Middle School Gunman Eligible for Release
ALEX CHADWICK, host:
This is DAY TO DAY. I'm Alex Chadwick.
Seven years ago, Jonesboro, Arkansas, was transformed by one of those horrifying school shootings. And today, the community is roiled again by the event because one of the shooters is getting out of prison a lot sooner than most people would like. He's Mitchell Johnson, just turning 21 years old. He was 13 when he and 11-year-old Andrew Golden pulled a fire alarm at the West Side Middle School, waited for teachers and fellow students to gather outside and then fired into the crowd. Four students and one teacher were killed; many others were wounded, including 11-year-old Whitney Irving. Here she is shortly afterwards.
WHITNEY IRVING (West Side Middle School Student): What they did was really bad, and--if I had to forgive them, I wouldn't because they've killed a teacher and four girls and they injured me and my friends, and they just broke a lot of people's hearts.
CHADWICK: At the time of the shooting, Arkansas law prevented the state from holding the shooters past their 18th birthdays. The two boys were placed in federal custody under weapons charges until age 21. That's what Mitchell Johnson is today; he's getting out. We're joined by the Craighead County sheriff, Jack McCann.
Sheriff McCann, welcome to DAY TO DAY, and what kind of impact is this release going to have. Is he coming back to Jonesboro?
Sheriff JACK McCANN (Craighead County, Arkansas): I've visited with his mother on the phone one day last week. She assured me that he is not coming back to Jonesboro or Craighead County.
CHADWICK: Still, how do people there feel?
Sheriff McCANN: Very angry. A lot of anger, a lot of frustration. It's a short term that they have been in prison. No one feels that's fair, and I think the other big thing about this incident is, you know, neither one of these boys has ever made a statement. If they would ever at least try to explain, I think that would help a lot.
CHADWICK: His mother is a woman named Gretchen Woodard. She says that he has told her he's very sorry for this incident and wants to become a minister. Do people know that there?
Sheriff McCANN: That's been publicized here. Yes, sir. By what he has been saying, what we're getting from the media, you know, hopefully he has been rehabilitated. You know, if he becomes a minister, that would be great. We'll just have to wait and see. Of course, in my opinion and in most people's opinion in this area, he should be in prison for at least the rest of his life.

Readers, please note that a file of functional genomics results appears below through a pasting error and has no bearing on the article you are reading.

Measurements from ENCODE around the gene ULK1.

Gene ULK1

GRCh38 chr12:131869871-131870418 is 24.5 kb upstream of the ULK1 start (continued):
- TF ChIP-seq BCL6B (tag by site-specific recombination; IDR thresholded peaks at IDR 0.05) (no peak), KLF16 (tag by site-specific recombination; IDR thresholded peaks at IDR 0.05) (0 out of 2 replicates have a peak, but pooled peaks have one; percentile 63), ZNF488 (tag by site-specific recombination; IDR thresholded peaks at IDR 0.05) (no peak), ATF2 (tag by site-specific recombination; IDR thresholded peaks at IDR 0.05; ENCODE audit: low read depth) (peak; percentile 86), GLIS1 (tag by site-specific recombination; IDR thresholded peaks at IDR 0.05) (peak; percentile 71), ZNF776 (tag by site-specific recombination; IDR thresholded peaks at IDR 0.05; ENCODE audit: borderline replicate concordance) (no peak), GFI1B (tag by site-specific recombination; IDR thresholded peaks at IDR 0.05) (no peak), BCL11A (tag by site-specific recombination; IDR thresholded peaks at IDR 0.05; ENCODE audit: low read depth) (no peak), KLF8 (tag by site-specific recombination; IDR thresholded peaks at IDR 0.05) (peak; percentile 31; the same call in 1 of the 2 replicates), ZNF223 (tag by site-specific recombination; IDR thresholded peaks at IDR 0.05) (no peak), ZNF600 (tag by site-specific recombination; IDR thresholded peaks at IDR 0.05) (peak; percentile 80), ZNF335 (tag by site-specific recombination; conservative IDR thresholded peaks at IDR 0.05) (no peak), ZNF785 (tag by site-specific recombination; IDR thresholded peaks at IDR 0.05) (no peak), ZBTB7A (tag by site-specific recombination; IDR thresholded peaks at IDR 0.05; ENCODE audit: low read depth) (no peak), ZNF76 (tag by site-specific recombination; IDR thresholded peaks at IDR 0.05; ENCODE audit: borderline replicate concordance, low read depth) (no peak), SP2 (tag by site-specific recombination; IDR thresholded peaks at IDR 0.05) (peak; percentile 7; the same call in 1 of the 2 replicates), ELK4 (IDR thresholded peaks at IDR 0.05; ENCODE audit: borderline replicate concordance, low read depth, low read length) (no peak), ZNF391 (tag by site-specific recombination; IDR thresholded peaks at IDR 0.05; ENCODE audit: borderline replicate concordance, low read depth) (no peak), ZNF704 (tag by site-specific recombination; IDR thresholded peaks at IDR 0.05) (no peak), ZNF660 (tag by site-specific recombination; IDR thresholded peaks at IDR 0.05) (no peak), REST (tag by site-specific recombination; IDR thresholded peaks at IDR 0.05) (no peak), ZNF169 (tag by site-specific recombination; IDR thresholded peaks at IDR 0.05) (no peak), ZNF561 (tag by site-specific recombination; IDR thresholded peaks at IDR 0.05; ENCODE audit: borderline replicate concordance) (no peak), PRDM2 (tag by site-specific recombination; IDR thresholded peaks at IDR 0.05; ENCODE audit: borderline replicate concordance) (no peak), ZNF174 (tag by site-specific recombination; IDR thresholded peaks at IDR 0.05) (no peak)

CHADWICK: There are news reports that you've offered protection for his mother. She still lives near the Middle School. Why have you done that?
Sheriff McCANN: If he's not here, it's not a problem. Mrs. Woodard has two other sons. They've not had any problems since the shooting. But if he's here, then there would have been some problems.
CHADWICK: Are you having an community meetings or anything to try to get people together and talk about their feelings, maybe try to make things better in some way?
Sheriff McCANN: No, sir. I think the general consensus is let's just leave it alone, you know, and just let time run its course.
CHADWICK: You most regard this as a grave miscarriage of justice.
Sheriff McCANN: Absolutely. You know, there's a lot of words used to describe what happened out there--homicide, murder. I call this a slaughter, and it's just hard for me to conceive someone can kill five people, wound 10 others and do seven years in prison. He has by law fulfilled his obligations. He served every day in prison that he possibly could; the law's wrong. But it is the law, and everybody's just going to have to abide by that.
CHADWICK: Jack McCann, sheriff at Craighead County, Arkansas. Sheriff McCann, thank you for speaking with us on DAY TO DAY.
Sheriff McCANN: You're very welcome. You have a good day.
CHADWICK: DAY TO DAY returns in a moment. I'm Alex Chadwick.